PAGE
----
Exceptional Project Manager Leadership Styles
All the styles have their time and place. Think about how it feels to be on the receiving end of these styles before implementing them. Additionally, research shows that there are two most commonly used leadership styles of the majority effective project managers. To achieve the best results in more situations, project managers should lean more to the visionary and participative leadership styles. In the project management community, surveys show that many project managers rely on the directive leadership style most often. As previously stated, the directive style is least effective in most situations. Consider acquiring training to modify your behavior if you don’t rely on participative and visionary most often, or if you employ the directive style too much.
Combinations Are the Key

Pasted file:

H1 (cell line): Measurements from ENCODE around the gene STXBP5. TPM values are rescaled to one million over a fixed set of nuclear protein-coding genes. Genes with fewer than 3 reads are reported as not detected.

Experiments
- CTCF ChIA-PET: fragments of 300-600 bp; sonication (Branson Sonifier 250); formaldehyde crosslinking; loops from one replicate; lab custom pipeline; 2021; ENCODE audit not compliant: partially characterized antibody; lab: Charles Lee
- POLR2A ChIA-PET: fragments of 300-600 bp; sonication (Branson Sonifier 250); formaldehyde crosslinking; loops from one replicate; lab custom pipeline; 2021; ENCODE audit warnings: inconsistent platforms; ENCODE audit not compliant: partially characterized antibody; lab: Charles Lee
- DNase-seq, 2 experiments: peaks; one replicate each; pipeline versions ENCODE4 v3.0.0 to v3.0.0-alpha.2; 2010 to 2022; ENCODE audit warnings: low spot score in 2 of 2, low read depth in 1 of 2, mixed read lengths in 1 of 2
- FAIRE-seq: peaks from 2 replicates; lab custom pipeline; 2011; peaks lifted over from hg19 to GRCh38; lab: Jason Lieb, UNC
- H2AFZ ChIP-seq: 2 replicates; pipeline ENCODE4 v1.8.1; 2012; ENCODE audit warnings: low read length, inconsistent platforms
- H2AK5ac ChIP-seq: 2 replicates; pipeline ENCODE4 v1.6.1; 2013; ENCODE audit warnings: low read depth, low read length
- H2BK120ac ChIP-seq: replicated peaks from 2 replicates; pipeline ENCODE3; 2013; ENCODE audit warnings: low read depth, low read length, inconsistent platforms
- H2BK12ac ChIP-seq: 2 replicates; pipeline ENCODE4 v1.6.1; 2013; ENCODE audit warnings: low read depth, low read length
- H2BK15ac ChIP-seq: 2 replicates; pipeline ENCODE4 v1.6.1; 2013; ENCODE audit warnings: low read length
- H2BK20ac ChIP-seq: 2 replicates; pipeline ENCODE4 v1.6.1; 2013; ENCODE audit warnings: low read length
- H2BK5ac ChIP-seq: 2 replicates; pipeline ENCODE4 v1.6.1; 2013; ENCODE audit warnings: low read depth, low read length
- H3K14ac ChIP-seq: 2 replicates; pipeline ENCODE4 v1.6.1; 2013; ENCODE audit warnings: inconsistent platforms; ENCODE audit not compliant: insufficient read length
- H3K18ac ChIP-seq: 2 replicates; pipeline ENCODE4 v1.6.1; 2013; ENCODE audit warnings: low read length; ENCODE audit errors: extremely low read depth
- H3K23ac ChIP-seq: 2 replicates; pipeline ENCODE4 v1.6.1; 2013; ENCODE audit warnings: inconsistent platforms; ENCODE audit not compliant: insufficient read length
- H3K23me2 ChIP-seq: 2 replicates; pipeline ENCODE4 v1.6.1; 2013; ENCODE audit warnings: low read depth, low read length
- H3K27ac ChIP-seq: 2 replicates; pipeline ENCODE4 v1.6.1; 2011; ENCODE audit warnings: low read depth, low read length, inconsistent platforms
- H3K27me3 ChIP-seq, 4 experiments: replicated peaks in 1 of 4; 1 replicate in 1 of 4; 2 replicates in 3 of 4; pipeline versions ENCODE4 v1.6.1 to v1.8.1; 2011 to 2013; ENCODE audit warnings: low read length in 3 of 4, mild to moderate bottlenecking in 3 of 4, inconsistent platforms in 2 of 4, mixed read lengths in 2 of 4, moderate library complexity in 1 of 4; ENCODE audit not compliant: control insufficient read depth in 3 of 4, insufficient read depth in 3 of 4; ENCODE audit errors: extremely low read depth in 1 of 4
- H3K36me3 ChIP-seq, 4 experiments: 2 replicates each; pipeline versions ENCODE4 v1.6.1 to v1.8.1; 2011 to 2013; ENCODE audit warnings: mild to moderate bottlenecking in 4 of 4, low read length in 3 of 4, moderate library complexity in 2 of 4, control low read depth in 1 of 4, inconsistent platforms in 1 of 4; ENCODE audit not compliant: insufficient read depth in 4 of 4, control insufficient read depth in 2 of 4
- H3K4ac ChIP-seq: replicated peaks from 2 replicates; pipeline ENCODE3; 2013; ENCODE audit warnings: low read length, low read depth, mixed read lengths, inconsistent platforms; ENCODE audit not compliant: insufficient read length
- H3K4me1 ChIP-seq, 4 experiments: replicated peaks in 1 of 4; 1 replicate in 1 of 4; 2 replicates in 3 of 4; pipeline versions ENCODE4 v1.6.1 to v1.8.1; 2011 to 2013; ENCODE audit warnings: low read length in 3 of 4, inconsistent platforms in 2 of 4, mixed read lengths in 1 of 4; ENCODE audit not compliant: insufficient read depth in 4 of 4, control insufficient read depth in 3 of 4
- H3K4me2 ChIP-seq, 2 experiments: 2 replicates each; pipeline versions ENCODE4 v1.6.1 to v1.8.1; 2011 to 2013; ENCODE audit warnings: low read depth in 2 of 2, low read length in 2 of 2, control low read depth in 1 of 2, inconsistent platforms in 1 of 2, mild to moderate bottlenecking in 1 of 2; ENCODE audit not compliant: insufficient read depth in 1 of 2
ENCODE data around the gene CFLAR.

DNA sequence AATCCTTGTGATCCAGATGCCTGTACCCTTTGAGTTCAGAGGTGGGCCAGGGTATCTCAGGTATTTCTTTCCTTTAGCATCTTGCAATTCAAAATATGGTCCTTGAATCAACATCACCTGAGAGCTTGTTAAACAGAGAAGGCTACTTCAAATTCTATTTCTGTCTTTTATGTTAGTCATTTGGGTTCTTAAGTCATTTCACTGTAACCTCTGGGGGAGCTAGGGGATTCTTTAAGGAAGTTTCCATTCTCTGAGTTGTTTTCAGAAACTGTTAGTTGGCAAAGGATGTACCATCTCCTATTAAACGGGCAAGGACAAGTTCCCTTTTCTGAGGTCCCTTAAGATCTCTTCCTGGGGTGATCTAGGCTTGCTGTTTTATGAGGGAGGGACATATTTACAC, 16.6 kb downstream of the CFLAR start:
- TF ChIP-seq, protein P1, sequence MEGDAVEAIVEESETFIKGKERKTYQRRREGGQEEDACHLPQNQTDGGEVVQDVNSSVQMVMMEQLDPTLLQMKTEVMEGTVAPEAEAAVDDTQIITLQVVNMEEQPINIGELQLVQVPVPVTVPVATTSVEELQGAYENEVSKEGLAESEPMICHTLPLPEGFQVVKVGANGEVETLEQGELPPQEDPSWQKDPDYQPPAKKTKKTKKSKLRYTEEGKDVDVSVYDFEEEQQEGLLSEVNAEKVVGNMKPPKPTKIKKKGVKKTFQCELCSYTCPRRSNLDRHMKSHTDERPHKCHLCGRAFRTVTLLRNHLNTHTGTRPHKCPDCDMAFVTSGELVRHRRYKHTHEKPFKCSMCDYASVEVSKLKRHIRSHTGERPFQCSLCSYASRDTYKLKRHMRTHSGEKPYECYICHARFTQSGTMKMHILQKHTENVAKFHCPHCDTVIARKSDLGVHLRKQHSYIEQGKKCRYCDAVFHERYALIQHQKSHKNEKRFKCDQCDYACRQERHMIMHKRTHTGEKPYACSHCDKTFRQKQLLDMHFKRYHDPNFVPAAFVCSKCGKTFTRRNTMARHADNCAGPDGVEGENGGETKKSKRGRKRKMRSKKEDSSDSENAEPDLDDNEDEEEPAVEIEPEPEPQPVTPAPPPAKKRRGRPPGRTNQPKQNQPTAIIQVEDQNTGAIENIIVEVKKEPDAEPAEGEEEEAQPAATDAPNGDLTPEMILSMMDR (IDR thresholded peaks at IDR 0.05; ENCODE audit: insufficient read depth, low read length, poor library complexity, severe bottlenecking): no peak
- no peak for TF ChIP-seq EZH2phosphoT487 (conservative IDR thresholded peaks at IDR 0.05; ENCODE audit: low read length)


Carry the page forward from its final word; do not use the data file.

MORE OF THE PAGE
Most of us naturally lean toward one or two comfortable leadership styles. I highly recommend you ask your team and peers what they think your leadership style is—understand that perception is reality. Then proactively consider which leadership styles you will use in an upcoming situation. Consider utilizing many (as in the example under the culture section). Starting a meeting with some sincere affiliative questions to the team can be a good idea to bond the team. Starting the formal part of the meeting with a visionary statement helps align the team. Use the participative style to achieve buy-in. Even if you have difficult deadlines, asking if there are better options may save you time and shows you are listening to the team. Coach during one-on-one meetings with team members to help them feel value. Use directive and pace setting sparingly.